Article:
Exploring the implications of prosperity theology in the current decade

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LGC Prosperity Theology


Atibaia, Brazil – 10 April 2014 – Some 40 specialists drawn from all continents—leading thinkers, pastors and practitioners—met near São Paulo, Brazil, from 30 March – 2 April for the Lausanne Global Consultation on Prosperity Theology, Poverty and the Gospel. The consultation was hosted by Valdir Steuernagel, a member of the Lausanne Board of Directors, and Marcos Amado, Lausanne International Deputy Director for Latin America.

The consultation was held in fulfilment of The Lausanne Movement’s commitment made in Cape Town in October 2010 to engage major issues facing the church, outlined in The Cape Town Commitment. It also built on work already undertaken by the Lausanne Theology Working Group on the Prosperity Gospel in Akropong, Ghana, from 2008-2009.

It is clear that there is no one single ‘prosperity theology’. Prosperity theologies may be seen in different forms. The present major concerns are the forms which undermine the truth of the gospel, parody the grace of God, and attribute a power to the preacher, which is a travesty of the power of the Holy Spirit at work through the accurate preaching of the Scriptures. The false theology has found widespread appeal in the West. Femi Adeleye, based in Ghana, and Director of Church Partnerships for World Vision International, particularly noted the influence in this area of American televangelists.

It was also recognized, as is made clear in The Cape Town Commitment llE, that God does indeed bless in material ways, and that there can be a true, biblical relationship between his blessing and human prospering.

Contributions in Atibaia examined historical, sociological, cultural, economic, and theological contexts in which prosperity teachings occur. Presentations brought well-researched and perceptive insights. They examined the nature of such contexts and the difficulties created, not least for the biblically illiterate who are unable to calibrate the teaching they hear. While such excesses are more graphic in some places than others, these excesses bring insidious expressions of an inadequate doctrine of creation, of sin, and of grace which pervades the church in many nations.

Each speaker demonstrated a deep knowledge of at least one continent, and plenary discussion drew further insights. The following presentations were delivered:

  • A foundational paper (Valdir Steuernagel, Maicon Steuernagel)
  • ‘What is Prosperity Theology: A sociological review’ (Paul Freston)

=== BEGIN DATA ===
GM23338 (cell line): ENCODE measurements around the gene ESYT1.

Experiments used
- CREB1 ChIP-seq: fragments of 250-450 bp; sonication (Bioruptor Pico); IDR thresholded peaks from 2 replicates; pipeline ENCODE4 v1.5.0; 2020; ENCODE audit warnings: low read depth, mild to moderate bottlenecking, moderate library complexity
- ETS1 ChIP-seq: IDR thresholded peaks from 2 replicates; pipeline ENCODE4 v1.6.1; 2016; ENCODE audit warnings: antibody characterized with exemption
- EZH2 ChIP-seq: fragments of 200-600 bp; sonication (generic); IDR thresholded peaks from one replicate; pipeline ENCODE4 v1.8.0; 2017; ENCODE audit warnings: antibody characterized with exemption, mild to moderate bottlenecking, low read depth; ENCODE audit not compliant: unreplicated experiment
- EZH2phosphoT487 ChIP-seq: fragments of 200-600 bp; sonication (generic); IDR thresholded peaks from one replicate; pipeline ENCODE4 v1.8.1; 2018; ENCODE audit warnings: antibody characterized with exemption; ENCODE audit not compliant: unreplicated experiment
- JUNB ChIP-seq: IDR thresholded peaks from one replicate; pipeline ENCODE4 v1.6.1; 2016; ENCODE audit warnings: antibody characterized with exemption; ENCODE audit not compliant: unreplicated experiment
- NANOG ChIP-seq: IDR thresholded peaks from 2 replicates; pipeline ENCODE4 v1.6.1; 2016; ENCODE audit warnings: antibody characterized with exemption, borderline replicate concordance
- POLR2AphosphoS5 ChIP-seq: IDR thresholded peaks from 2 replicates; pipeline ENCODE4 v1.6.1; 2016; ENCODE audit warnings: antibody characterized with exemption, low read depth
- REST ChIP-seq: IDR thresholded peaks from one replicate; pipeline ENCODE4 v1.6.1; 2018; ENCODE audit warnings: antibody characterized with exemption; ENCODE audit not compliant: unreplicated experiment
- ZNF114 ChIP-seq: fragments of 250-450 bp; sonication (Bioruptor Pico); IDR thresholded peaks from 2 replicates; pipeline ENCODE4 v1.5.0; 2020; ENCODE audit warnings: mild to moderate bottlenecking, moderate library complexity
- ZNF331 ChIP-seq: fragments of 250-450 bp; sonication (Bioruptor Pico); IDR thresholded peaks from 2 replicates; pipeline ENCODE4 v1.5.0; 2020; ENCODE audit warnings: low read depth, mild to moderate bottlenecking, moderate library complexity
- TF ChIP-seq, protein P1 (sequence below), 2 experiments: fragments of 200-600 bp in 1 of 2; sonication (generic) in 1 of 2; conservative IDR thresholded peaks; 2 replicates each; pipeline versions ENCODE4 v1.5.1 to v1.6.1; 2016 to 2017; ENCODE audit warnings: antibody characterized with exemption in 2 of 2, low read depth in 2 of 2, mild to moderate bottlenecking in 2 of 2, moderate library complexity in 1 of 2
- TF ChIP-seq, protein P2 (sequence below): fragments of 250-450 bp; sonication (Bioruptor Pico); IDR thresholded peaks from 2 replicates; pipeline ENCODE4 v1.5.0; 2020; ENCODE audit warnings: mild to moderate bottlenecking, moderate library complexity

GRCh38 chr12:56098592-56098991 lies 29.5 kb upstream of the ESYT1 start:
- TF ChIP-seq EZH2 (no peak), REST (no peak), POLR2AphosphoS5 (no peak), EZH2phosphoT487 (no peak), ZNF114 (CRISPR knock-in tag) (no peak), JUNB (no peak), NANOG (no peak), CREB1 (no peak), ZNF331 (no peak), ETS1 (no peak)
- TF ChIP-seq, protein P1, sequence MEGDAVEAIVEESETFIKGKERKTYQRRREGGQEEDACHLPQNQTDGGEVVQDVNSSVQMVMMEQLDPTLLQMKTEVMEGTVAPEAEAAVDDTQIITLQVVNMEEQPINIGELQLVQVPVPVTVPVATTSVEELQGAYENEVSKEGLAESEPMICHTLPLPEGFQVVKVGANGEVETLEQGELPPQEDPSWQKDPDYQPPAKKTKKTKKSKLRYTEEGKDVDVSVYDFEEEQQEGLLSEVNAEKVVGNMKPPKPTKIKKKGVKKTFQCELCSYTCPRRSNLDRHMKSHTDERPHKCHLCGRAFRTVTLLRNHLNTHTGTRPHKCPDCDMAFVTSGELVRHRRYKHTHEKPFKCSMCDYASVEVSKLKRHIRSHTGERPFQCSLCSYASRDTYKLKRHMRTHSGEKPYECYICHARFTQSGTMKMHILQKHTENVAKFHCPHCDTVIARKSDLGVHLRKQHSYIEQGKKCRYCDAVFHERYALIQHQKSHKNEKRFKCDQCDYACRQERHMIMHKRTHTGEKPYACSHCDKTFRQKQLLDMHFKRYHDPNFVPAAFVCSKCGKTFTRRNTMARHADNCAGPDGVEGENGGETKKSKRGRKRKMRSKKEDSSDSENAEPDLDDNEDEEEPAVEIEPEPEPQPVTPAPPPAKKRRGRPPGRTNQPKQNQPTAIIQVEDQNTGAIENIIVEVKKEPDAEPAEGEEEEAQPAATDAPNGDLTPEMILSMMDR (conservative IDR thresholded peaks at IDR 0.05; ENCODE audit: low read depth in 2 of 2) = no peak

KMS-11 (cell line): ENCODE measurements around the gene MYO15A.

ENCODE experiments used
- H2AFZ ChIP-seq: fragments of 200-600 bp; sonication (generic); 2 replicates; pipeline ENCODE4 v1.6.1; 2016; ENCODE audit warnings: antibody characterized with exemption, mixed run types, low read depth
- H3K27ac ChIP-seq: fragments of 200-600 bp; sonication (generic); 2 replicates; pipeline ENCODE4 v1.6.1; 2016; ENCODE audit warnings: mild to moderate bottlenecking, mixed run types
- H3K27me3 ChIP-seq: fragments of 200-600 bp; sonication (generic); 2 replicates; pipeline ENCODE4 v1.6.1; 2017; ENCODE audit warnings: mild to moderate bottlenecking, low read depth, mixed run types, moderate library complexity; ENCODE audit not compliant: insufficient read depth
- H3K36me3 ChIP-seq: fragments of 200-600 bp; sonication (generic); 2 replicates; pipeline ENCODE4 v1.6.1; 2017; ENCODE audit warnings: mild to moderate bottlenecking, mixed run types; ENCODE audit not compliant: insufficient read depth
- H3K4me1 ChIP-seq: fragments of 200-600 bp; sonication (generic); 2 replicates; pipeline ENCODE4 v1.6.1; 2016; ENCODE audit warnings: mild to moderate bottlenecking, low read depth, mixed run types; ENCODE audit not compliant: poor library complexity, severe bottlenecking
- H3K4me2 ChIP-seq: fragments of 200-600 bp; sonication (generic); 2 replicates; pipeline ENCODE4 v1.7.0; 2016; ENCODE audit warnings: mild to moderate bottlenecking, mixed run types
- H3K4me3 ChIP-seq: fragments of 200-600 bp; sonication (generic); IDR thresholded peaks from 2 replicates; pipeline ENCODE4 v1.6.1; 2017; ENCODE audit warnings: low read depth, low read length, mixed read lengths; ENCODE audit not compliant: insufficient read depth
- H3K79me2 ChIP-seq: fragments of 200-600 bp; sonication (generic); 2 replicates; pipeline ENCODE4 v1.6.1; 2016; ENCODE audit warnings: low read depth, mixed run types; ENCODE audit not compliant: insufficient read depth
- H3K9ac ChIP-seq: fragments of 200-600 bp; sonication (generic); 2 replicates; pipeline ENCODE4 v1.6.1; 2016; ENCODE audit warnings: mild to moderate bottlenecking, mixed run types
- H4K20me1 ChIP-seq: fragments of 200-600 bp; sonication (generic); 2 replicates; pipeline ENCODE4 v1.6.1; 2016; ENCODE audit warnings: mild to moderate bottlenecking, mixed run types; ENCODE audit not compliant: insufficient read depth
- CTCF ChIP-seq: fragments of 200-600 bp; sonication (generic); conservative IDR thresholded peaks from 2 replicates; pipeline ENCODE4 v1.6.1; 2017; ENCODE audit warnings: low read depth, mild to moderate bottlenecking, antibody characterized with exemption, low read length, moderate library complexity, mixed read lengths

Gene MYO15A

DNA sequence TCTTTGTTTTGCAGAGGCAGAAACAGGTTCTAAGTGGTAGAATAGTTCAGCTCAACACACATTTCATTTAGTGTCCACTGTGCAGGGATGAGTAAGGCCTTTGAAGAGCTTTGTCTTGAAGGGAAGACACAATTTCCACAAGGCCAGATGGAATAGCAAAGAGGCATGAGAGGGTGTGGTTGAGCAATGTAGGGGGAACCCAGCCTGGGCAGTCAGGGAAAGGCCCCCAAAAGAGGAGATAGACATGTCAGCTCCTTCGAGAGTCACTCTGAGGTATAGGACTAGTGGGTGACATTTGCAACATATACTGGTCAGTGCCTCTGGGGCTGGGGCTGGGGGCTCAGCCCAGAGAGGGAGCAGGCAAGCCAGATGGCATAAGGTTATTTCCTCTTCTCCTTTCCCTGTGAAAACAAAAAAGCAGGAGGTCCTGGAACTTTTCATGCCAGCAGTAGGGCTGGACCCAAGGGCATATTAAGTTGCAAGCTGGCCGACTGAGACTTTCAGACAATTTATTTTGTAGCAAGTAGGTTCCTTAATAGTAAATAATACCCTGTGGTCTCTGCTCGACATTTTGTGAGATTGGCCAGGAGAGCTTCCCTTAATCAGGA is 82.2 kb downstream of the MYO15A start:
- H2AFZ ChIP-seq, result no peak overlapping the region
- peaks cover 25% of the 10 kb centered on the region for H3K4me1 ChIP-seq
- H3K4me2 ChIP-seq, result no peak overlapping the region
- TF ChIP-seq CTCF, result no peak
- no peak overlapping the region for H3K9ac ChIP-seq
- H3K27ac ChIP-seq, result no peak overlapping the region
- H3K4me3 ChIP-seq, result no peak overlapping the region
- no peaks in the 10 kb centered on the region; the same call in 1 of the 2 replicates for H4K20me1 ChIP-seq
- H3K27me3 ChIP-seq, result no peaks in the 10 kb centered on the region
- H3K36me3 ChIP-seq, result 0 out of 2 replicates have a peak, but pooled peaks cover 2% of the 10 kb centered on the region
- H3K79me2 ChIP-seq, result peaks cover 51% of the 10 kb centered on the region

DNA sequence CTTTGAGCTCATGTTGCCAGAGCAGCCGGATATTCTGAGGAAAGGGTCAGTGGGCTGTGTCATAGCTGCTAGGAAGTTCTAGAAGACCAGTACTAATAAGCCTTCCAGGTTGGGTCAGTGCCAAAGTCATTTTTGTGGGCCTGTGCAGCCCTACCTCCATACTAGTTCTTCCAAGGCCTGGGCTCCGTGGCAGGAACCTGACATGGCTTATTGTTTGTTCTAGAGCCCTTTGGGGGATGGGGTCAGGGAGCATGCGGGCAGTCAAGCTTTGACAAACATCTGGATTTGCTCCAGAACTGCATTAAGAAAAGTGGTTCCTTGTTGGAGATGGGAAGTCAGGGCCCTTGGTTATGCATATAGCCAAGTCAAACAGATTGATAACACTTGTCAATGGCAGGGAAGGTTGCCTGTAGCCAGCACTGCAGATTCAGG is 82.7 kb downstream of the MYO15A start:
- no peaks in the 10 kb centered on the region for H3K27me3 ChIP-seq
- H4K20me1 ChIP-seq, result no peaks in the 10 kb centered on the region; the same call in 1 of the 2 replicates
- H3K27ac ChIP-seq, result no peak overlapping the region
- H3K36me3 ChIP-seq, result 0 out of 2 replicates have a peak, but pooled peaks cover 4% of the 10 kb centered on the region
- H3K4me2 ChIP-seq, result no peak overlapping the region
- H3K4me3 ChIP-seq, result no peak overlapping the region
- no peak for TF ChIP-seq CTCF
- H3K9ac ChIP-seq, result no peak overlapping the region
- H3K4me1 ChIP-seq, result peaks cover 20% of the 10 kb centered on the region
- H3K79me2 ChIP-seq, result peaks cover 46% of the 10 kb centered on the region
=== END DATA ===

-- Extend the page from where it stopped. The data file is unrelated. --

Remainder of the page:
• ‘The New Apostolic Reformation and Prosperity Theology’ (Martin Ocaña)
  • ‘Giving for a Return in the Prosperity Gospel and the New Testament’ (David Downs)
  • ‘Protestant Work Ethics and Prosperity Theology’ (Paul Miller)
  • ‘A Critique of the Way the Bible is Used’ (Femi Adeleye)
  • ‘The Search for Balance: Prosperity and Poverty in the Bible’ (Kwabena Asamoah-Gyadu)
  • ‘How is Prosperity Theology Penetrating the Theology and Practice of Mainline Churches?’ (Daniel Salinas)
  • ‘Ethical Dimensions of Prosperity Theology’ (Vinay Samuel; Joel Edwards)
  • ‘Can We Offer a Better Theology?’ (Rosalee Velloso Ewell)

Michael Oh, Executive Director/CEO of The Lausanne Movement, gave the final address from Romans 12, titled ‘Calling the Church to Humility, Integrity and Simplicity’. He ended his session with a call to joyful giving: ‘How are we to give? Toward our financial poverty that many might have spiritual wealth. Leaders cannot shy away from talking about money simply from fears about the abuses of prosperity theology. We need to urge biblical, generous giving—sacrificial giving—or we too will be in error’.

Videos of the presentations will soon be available, and a statement from the consultation will be released later this month. A book bringing together a colloquium on issues raised is envisaged, as well as further resources for equipping the global church to respond to prosperity theology.




Lausanne is a global movement that mobilizes evangelical leaders to collaborate for world evangelization. It grew out of the 1974 International Congress on World Evangelization convened in Lausanne, Switzerland, by Rev Billy Graham and Bishop Jack Dain. John Stott was chief architect of The Lausanne Covenant. The Third Lausanne Congress on World Evangelization (October 2010) in Cape Town, South Africa, brought together 4,000 Christian leaders representing 198 countries. The resulting Cape Town Commitment serves as the blueprint for the Movement’s activities.

Lausanne is convening several consultations each year around the issues articulated in The Cape Town Commitment. Currently, a Global Consultation on Islam is being hosted in West Africa. For more information, visit www.lausanne.org.


For interviews or more information, contact Sarah Chang at [email protected].

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